A group of 22 Pakistani children who worked as camel jockeys in the United Arab Emirates have returned to Pakistan following a UN-sponsored agreement.
It is hoped that returning jockeys will be re-united with their parents
They are the first batch of camel jockeys to return home after a deal signed least month between the UAE and the UN children's fund, Unicef.
The Minister of State for Overseas Pakistanis, Tariq Azim, received the repatriated jockeys at Lahore airport.
Unicef say most come from poor areas, and some are just three years old.
"It's the first sustained and collective effort to redress the problem and the process will certainly continue," Mr Azim said .
The BBC's Shahid Malik in Lahore says that the repatriated children are staying at the Punjab government's Centre for Protection and Welfare of Children.
Where possible, they will then be handed over to their parents, who will give an undertaking at the Child Protection Court that they will not allow them to become child jockeys again.
The Punjab Chief Minister's Adviser on Child Protection, Faiza Asghar said tracing their parents was a "cumbersome procedure" which in the cases of younger children would require a parental blood test.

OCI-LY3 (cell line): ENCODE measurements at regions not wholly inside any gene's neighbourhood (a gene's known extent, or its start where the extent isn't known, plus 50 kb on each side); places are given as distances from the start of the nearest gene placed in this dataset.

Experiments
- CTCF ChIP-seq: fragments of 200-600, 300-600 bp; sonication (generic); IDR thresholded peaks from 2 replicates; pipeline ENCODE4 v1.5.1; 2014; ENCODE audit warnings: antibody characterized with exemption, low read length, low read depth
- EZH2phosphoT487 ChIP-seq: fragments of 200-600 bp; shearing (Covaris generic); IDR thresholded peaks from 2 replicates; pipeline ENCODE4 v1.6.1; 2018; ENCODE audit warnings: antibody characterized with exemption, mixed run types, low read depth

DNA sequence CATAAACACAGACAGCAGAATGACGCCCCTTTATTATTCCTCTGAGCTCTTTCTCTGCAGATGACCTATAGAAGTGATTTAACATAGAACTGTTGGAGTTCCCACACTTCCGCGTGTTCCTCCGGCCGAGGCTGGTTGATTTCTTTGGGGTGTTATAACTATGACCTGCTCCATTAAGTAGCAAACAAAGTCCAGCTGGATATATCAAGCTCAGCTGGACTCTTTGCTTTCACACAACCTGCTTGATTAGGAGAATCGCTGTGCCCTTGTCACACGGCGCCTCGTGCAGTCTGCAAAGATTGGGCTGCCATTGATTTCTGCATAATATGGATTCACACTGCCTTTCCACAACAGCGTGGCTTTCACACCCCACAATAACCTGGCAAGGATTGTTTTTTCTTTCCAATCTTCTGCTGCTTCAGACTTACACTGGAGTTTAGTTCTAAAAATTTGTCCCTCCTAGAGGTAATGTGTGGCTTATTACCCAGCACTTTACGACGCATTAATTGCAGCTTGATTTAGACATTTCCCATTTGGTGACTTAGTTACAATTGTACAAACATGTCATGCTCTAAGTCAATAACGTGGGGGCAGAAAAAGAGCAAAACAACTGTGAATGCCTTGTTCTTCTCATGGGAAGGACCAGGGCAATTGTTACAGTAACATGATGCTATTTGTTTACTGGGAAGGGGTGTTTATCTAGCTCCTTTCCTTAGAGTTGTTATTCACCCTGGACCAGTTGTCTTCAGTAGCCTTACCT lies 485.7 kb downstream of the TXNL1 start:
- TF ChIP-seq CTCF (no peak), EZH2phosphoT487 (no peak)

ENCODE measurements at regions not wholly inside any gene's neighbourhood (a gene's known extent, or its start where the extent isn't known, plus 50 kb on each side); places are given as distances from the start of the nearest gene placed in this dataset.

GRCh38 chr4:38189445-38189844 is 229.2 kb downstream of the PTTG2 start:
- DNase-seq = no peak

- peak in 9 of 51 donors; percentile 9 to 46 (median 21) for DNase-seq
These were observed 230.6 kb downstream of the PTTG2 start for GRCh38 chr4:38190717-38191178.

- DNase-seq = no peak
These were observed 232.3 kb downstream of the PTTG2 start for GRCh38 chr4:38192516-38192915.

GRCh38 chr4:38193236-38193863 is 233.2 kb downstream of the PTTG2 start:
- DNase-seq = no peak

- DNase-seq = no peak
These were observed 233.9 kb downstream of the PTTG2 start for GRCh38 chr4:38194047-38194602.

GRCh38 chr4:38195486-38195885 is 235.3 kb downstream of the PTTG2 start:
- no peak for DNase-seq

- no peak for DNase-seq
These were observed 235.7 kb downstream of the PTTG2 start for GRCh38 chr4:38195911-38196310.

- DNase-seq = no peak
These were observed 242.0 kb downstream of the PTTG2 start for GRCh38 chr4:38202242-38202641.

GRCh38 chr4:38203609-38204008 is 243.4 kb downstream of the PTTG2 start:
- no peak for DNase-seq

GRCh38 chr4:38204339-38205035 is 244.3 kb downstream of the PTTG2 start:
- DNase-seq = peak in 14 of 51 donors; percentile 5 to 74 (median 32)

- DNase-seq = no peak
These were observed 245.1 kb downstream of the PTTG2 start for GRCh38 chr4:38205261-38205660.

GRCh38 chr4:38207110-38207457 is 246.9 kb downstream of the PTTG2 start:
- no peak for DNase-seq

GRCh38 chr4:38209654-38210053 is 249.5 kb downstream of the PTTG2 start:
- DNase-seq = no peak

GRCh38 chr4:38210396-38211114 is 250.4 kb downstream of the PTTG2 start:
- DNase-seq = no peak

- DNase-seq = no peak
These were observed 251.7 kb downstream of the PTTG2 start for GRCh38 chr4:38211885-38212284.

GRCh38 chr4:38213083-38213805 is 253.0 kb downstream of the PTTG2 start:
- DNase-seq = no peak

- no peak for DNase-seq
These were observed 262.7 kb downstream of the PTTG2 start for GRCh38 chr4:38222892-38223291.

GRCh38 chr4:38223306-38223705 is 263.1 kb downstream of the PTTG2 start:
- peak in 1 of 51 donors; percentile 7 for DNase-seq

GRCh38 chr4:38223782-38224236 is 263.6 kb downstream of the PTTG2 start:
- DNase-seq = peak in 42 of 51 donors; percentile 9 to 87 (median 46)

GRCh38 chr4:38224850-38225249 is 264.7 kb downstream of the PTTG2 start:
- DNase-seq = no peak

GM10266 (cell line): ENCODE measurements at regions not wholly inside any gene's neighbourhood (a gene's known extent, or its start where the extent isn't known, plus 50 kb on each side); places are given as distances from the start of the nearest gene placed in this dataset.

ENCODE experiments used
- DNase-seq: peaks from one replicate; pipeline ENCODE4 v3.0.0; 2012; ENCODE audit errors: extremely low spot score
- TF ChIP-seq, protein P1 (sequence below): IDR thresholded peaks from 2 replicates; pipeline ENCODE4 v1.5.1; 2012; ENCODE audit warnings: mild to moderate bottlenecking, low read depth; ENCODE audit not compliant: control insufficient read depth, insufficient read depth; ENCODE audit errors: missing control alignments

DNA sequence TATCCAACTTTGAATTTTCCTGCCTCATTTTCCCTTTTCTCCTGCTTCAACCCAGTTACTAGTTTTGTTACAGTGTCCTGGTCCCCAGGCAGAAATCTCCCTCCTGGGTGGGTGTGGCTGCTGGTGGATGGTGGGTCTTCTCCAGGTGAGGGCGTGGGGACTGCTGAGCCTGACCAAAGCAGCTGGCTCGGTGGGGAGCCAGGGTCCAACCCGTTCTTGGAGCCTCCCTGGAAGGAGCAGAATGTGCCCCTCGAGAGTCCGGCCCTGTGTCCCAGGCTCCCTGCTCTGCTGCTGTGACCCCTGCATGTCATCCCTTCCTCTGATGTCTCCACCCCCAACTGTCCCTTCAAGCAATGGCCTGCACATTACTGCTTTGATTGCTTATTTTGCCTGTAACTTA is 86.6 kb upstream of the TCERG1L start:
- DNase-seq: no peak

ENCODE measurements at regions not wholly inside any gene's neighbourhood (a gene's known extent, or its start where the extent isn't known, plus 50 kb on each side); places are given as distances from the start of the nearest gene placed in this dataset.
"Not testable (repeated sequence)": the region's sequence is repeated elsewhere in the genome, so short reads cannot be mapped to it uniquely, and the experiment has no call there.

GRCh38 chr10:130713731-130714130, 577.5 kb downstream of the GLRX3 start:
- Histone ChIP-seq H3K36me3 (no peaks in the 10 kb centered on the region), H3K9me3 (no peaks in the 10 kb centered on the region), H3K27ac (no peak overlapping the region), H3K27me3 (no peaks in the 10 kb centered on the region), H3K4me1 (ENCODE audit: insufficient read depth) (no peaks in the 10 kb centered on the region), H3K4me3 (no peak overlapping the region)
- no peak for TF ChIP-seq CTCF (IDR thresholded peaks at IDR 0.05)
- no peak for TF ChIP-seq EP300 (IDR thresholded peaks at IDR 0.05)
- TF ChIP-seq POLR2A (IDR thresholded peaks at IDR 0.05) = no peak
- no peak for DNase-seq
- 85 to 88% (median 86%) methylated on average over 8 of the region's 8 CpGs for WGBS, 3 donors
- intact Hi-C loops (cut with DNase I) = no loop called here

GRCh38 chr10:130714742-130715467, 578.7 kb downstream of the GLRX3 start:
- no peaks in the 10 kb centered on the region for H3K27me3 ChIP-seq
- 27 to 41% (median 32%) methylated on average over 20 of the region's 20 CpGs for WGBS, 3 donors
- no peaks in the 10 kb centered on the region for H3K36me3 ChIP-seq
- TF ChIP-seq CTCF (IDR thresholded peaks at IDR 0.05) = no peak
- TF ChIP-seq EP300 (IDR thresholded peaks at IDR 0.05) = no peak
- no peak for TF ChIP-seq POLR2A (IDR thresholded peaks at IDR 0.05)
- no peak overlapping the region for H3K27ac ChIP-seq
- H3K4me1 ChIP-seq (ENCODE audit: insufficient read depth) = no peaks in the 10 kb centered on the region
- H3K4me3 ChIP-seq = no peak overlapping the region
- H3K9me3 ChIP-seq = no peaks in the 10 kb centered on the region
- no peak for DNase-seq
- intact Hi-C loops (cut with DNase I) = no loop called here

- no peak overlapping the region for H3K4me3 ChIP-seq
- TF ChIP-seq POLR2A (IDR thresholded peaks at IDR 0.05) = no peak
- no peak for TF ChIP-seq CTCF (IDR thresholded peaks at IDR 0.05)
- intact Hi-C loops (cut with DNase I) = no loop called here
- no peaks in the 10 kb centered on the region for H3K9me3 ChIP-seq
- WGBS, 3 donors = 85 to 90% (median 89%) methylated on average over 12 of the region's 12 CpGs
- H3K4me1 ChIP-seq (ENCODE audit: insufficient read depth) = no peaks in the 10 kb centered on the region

But older children, like 17-year-old Abdul Hameed, are mature enough to recognise their parents.
Help and protection
"I am returning after seven years, but the last few years were spent just looking after the camels because I had grown up and ceased to be light-enough to be a jockey," said Abdul.
Mr Azim said that often children were taken abroad on the passport of women posing as their mother.
While the women would return home, the child would be left to work as a camel jockey.
The minister said that it was estimated that nearly 3,000 children involved in camel races are stranded in the UAE, out of which between 70 to 80% are of Pakistani origin.
Last month the UAE agreed a deal with Unicef and the governments of Pakistan, Bangladesh, Sudan, Mauritius and the UAE to repatriate child camel jockeys.
They agreed that help and protection would be offered to boys until they were sent back to their homelands.
The UAE banned jockeys aged under 16 and weighing less than 45kg (100lb) two months ago.
Following successful tests, the UAE says that it now plans to use robot jockeys in place of the boys.
Human rights groups say that child camel jockeys do still work in some Gulf countries, where they are deliberately underfed to keep them light.
They say that the jockeys are accommodated in prison-like conditions.